> Do you think your students, once they complete your course, > maintain their 'understanding'?
To some extent. Some students take more than one of my courses, and in these cases I see how they become more and more `understanding'. But it depends more on themselves - their attitudes etc. than on my competence or efforts. Every student who becomes really competent has been an outstanding person from the very beginning.
> Is your problem the fact they didn't mention that the same idea can be > discussed using geometric progressions? Or is it the fact that they > didn't use geometric progressions instead of the bank example? Does the > mathematics involved lose value when we use 'real-life' situations which > can be solved mathematically? [I think I shared with you that I'm not > personally a fan of the term 'real-life' before.] Is there an occasion > where this type of 'real-life' discussion is more appropriate than more > 'abstract' dicussion?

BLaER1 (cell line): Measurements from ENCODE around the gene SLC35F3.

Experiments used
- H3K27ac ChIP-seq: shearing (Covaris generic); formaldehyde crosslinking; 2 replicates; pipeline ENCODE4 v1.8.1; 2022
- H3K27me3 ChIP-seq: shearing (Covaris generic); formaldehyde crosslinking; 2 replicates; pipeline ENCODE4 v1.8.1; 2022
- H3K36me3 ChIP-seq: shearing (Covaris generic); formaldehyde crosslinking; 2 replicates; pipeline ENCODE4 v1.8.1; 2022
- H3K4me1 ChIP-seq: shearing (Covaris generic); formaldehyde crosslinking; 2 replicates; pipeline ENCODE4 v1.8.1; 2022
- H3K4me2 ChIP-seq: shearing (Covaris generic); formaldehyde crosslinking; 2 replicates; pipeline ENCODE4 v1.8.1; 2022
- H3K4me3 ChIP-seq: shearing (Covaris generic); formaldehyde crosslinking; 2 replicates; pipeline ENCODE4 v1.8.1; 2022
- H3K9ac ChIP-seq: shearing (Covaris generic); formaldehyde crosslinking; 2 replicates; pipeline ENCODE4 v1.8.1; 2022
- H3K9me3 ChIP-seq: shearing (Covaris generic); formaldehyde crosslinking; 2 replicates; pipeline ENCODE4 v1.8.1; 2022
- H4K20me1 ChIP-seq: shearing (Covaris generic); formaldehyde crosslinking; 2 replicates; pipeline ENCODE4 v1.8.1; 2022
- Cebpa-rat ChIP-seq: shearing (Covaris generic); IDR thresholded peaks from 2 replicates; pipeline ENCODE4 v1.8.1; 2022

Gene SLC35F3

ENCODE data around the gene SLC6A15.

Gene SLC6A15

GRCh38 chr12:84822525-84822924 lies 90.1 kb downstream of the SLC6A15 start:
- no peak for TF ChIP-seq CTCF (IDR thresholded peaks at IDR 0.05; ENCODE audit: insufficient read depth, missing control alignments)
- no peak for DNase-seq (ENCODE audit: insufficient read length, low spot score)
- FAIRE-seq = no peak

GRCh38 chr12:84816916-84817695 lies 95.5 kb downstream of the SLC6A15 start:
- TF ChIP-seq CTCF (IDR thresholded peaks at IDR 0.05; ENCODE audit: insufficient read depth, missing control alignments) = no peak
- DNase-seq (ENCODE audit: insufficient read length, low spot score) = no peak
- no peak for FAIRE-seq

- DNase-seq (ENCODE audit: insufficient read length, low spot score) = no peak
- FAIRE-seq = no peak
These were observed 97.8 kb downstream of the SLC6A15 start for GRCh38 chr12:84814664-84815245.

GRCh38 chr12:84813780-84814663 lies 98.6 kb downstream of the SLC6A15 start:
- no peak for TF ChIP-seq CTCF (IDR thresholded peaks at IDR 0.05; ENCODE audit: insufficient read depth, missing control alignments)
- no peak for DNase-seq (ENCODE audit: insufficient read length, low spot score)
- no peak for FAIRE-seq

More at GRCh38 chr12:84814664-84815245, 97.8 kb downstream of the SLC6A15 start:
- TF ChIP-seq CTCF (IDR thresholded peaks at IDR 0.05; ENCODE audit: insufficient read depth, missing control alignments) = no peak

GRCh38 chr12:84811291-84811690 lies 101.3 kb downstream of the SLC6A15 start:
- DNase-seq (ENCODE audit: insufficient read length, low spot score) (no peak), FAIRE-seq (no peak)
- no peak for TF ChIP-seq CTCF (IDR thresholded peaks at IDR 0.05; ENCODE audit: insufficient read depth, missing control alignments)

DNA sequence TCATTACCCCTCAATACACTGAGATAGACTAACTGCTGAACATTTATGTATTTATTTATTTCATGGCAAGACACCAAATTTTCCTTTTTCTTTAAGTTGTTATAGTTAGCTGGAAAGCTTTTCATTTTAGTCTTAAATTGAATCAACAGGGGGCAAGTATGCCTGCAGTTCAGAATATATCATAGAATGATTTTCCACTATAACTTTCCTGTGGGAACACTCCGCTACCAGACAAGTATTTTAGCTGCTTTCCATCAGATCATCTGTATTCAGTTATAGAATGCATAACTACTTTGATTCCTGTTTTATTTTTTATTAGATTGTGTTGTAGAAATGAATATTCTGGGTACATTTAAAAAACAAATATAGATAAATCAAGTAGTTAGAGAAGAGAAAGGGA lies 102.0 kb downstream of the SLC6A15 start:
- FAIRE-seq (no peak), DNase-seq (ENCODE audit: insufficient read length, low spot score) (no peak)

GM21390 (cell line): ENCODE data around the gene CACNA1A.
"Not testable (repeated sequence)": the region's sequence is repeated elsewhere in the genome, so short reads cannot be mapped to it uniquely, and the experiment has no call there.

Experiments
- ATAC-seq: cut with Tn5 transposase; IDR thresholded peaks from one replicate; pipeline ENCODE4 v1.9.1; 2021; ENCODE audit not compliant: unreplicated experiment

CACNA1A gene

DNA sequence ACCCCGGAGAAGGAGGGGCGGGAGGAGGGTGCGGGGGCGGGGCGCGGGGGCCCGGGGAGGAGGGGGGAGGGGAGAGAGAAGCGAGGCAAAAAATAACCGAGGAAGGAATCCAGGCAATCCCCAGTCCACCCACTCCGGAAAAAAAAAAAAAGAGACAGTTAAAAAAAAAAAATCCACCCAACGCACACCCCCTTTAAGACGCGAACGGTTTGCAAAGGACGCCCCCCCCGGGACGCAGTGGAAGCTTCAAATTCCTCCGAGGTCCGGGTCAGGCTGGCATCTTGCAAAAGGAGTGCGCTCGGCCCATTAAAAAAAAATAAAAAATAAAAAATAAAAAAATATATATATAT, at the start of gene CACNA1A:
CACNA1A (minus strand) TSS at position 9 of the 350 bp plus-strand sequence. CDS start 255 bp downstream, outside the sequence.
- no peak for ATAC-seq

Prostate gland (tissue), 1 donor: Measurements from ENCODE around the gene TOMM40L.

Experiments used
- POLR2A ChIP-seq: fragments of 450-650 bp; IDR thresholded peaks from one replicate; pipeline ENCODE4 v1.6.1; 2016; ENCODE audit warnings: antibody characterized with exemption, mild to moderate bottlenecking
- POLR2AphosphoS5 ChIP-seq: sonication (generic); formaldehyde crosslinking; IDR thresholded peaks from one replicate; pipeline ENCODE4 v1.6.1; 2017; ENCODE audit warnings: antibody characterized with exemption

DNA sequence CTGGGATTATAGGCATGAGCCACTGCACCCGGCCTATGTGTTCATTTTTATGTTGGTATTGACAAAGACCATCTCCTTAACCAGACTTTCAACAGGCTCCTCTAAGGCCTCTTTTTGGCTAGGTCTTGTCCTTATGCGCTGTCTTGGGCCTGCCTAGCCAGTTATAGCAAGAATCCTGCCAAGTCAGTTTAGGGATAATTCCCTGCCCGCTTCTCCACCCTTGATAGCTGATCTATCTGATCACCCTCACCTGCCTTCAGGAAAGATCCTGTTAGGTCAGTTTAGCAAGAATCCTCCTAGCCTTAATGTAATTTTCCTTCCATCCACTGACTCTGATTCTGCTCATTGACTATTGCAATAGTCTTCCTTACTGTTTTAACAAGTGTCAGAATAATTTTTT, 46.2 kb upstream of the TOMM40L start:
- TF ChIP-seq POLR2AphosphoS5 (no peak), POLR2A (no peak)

My problem is that they use fruits of mathematics and reject mathematics. Mathematics has a certain structure: there are assumptions, definitions, deduction, theorems, formulas, examples, problems. All this is rejected in the "standards". Instead there are some cumbersome and unispiring `activities' without any interesting ideas or fruitful results.
> But that is not what you wrote. You said that Prof. Jacobs > is agains relating mathematics as an abstract science.
Because this is what she wrote. She might mean something different, but I am tired of educators who cannot write what they mean.
Andre Toom Department of Mathematics firstname.lastname@example.org University of the Incarnate Word Tel. 210-646-0500 (h) 4301 Broadway 210-829-3170 (o) San Antonio, Texas 78209-6318 Fax 210-829-3153